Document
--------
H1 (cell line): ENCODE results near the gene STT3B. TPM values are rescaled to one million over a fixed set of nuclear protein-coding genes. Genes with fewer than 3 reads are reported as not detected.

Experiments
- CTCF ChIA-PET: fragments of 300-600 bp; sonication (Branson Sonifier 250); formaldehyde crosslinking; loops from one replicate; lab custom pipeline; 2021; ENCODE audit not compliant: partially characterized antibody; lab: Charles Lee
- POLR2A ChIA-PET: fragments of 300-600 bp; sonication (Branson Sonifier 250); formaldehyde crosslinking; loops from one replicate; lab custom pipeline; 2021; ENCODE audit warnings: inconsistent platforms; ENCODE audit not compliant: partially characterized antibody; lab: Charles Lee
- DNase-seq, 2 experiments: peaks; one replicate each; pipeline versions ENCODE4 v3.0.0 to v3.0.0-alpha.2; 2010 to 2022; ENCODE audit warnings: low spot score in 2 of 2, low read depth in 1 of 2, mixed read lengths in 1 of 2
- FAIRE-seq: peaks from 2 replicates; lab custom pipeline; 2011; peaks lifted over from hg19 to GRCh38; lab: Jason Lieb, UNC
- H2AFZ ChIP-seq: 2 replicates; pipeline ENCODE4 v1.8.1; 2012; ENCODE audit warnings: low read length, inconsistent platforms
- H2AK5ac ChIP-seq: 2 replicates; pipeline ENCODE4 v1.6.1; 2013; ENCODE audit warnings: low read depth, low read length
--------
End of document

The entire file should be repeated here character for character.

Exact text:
H1 (cell line): ENCODE results near the gene STT3B. TPM values are rescaled to one million over a fixed set of nuclear protein-coding genes. Genes with fewer than 3 reads are reported as not detected.

Experiments
- CTCF ChIA-PET: fragments of 300-600 bp; sonication (Branson Sonifier 250); formaldehyde crosslinking; loops from one replicate; lab custom pipeline; 2021; ENCODE audit not compliant: partially characterized antibody; lab: Charles Lee
- POLR2A ChIA-PET: fragments of 300-600 bp; sonication (Branson Sonifier 250); formaldehyde crosslinking; loops from one replicate; lab custom pipeline; 2021; ENCODE audit warnings: inconsistent platforms; ENCODE audit not compliant: partially characterized antibody; lab: Charles Lee
- DNase-seq, 2 experiments: peaks; one replicate each; pipeline versions ENCODE4 v3.0.0 to v3.0.0-alpha.2; 2010 to 2022; ENCODE audit warnings: low spot score in 2 of 2, low read depth in 1 of 2, mixed read lengths in 1 of 2
- FAIRE-seq: peaks from 2 replicates; lab custom pipeline; 2011; peaks lifted over from hg19 to GRCh38; lab: Jason Lieb, UNC
- H2AFZ ChIP-seq: 2 replicates; pipeline ENCODE4 v1.8.1; 2012; ENCODE audit warnings: low read length, inconsistent platforms
- H2AK5ac ChIP-seq: 2 replicates; pipeline ENCODE4 v1.6.1; 2013; ENCODE audit warnings: low read depth, low read length